"So Mama...(uh oh) you actually did THAT with Daddy TWO times?"
"What?" I snapped.
Daddy smiled and mouthed the words, "Keep Calm."
I knew I had to be mature about this.
"Why are you looking at me like it's all on me?" I asked.
Shaking his little head and looking at me with disgust he added, "Mama. I can't believe you had S two times."
Daddy was enjoying this. He WAS in the clear for some reason. But I knew I had to keep calm and take the high road.

"Daddy did it too! He started it." I snapped again.
Daddy jerked as if he was punched in the gut then said, "Okay. Okay. Let's all calm down."
But I was all in now. Too far gone. If I was going down...Daddy was going down too.
"And we did it more than two times! Daddy started it!"

Our son was in shock. He covered his eyes as if he caught us in the actual act. The room was quiet. Then Daddy said,
"What happened to Keep Calm?"

Thursday, July 17, 2014

Look How Far We HAVEN'T Come

When I began blogging, our youngest was in a car seat. We'd discovered he was extremely scared of people in costumes while on our first family trip to Disney World. While checking in our room, there was someone dressed in a Detroit Lions' costume in the lobby. Our daughter did her overly happy, Forrest Gump wave to him/her but our three-year-old son reacted a little differently. Not exaggerating- he ran up Daddy's six foot frame so quickly, and sat on his bald head kicking and screaming! Once we got to our room he crossed his short legs and said,
"Let him come up here and see what happen." (He was THREE)
We didn't realize how big his fear was until we got to Disney World. Our daughter was in heaven. All the characters were out it seemed, the first day at Magic Kingdom. She ran to get autographs and pictures with Tweedledee and Tweedledum! Her brother, ran the opposite way and jumped over the red, roped off area. You know the areas around the nicely manicured lawns...where we AREN'T supposed to walk, stand or sit.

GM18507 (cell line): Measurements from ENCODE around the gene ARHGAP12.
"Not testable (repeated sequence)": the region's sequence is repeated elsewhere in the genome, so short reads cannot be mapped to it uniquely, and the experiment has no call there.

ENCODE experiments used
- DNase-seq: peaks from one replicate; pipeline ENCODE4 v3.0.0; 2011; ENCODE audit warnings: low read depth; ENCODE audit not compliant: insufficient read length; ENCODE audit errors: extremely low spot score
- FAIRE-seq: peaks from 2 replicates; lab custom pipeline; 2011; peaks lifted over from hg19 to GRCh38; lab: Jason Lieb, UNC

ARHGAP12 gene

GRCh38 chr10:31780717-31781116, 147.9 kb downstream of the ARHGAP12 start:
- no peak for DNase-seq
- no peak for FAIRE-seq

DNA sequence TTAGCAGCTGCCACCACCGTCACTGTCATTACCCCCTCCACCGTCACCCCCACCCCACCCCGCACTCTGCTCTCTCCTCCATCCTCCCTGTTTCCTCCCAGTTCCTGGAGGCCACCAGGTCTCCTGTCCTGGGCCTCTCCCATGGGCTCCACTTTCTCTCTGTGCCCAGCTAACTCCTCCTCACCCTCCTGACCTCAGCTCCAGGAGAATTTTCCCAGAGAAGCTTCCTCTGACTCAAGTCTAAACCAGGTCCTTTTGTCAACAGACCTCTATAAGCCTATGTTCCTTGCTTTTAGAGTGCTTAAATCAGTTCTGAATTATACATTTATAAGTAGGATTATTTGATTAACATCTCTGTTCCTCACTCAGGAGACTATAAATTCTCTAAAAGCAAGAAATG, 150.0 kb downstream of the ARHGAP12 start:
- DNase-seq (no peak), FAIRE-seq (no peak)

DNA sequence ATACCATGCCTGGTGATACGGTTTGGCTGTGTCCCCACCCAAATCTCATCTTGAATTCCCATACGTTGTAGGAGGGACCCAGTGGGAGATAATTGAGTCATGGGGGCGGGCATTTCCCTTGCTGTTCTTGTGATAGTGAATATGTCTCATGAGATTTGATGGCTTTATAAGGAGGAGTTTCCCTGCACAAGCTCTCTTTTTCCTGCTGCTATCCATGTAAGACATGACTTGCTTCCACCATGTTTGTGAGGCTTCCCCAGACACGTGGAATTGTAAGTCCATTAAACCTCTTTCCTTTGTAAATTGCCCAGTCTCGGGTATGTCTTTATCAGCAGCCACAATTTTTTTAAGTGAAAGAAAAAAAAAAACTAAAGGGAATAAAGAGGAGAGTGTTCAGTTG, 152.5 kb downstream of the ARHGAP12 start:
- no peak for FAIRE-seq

Oddly he is okay with people in some Halloween costumes. There was the one time when he was about four and we were trick-or-treating in the neighborhood. He was dressed as Batman! He and his sister were ringing a doorbell.
"Trick-or-tWeet!" he and his sister yelled.
They got their candy, turned to walk down the driveway to us and here comes his nemesis...the Joker!
I thought it was cute.
He dropped his bag of candy, let go of his sister's hand and ran through their yard. He actually cleared the ditch as if he were walking on air! Daddy ran after him...he didn't see the ditch. After an expletive or two he caught him. Kids seem to get supernatural strength in times of distress. He was fast!

Well, he's about to start middle school (sixth grade) next month. Of course he's no longer in a car seat BUT he is still scared of people in costumes. He actually googled this phobia and asked me to find him a therapist.
"You are gonna have to do something because it will be tough if other middle schoolers find out...not good," I advised him.

He would eat Chick-fil-A everyday if he could but we have to get it to go. There's a chance the cow could come out. And I know what you may be thinking: let him see someone put the costume on so he will see how it works. Nope! Tried that. No rationalizing from that 11-year-old. We shall see what happens. His school does have a mascot.

Sunday, February 16, 2014


Back in December (2013) a 34-year-old South African was in the spotlight for allegedly faking sign language during the memorial for leader, Nelson Mandela. Many members of the deaf community said the gibberish from the man, did not resemble sign language in any way. It was later determined that he may have a mental illness and hopefully he has been given care. He said he heard voices and saw angels. You know a few comedians had their way with this. I remember seeing an amusing skit about it on Saturday Night Live.
But I could relate, in some ways, to the story- to his "faking" that is. It took me back to the summer of 1997. I'd relocated to another city and needed a job. There was an opening for an Income Maintenance Caseworker with the Department of Health and Human Services. Sounds big right? Well, it was a job as a caseworker for the county- food stamps.
There were many people interviewing for the job. I really needed it and wanted it and I knew I needed to stand out from the other candidates.

So it came to me... sort of like the voices the fake interpreter in South Africa experienced.